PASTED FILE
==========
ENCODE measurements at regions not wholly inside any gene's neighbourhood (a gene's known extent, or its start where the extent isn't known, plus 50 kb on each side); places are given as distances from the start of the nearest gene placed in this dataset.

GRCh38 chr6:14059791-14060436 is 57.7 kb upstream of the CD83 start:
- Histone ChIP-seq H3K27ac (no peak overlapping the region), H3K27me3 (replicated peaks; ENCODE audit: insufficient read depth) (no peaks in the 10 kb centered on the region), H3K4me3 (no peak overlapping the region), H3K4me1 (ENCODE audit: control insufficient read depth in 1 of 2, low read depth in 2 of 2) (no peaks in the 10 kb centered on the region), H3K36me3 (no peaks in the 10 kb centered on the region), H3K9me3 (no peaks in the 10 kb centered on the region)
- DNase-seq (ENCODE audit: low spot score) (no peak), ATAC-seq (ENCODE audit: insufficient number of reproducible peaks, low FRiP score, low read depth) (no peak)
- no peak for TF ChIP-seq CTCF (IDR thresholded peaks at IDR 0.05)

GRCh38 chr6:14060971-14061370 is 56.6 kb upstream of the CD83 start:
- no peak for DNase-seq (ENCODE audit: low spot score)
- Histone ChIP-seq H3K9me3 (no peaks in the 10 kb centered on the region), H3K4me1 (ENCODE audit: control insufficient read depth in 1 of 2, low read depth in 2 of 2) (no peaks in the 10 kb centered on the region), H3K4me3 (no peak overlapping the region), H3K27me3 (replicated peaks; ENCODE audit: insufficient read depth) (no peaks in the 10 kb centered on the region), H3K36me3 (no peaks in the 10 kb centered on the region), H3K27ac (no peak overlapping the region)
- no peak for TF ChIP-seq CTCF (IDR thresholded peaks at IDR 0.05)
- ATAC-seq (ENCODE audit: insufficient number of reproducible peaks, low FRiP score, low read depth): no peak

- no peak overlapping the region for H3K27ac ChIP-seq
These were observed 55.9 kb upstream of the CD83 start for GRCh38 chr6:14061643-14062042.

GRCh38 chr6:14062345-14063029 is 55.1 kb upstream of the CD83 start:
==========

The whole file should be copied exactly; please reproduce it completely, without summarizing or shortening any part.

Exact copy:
ENCODE measurements at regions not wholly inside any gene's neighbourhood (a gene's known extent, or its start where the extent isn't known, plus 50 kb on each side); places are given as distances from the start of the nearest gene placed in this dataset.

GRCh38 chr6:14059791-14060436 is 57.7 kb upstream of the CD83 start:
- Histone ChIP-seq H3K27ac (no peak overlapping the region), H3K27me3 (replicated peaks; ENCODE audit: insufficient read depth) (no peaks in the 10 kb centered on the region), H3K4me3 (no peak overlapping the region), H3K4me1 (ENCODE audit: control insufficient read depth in 1 of 2, low read depth in 2 of 2) (no peaks in the 10 kb centered on the region), H3K36me3 (no peaks in the 10 kb centered on the region), H3K9me3 (no peaks in the 10 kb centered on the region)
- DNase-seq (ENCODE audit: low spot score) (no peak), ATAC-seq (ENCODE audit: insufficient number of reproducible peaks, low FRiP score, low read depth) (no peak)
- no peak for TF ChIP-seq CTCF (IDR thresholded peaks at IDR 0.05)

GRCh38 chr6:14060971-14061370 is 56.6 kb upstream of the CD83 start:
- no peak for DNase-seq (ENCODE audit: low spot score)
- Histone ChIP-seq H3K9me3 (no peaks in the 10 kb centered on the region), H3K4me1 (ENCODE audit: control insufficient read depth in 1 of 2, low read depth in 2 of 2) (no peaks in the 10 kb centered on the region), H3K4me3 (no peak overlapping the region), H3K27me3 (replicated peaks; ENCODE audit: insufficient read depth) (no peaks in the 10 kb centered on the region), H3K36me3 (no peaks in the 10 kb centered on the region), H3K27ac (no peak overlapping the region)
- no peak for TF ChIP-seq CTCF (IDR thresholded peaks at IDR 0.05)
- ATAC-seq (ENCODE audit: insufficient number of reproducible peaks, low FRiP score, low read depth): no peak

- no peak overlapping the region for H3K27ac ChIP-seq
These were observed 55.9 kb upstream of the CD83 start for GRCh38 chr6:14061643-14062042.

GRCh38 chr6:14062345-14063029 is 55.1 kb upstream of the CD83 start: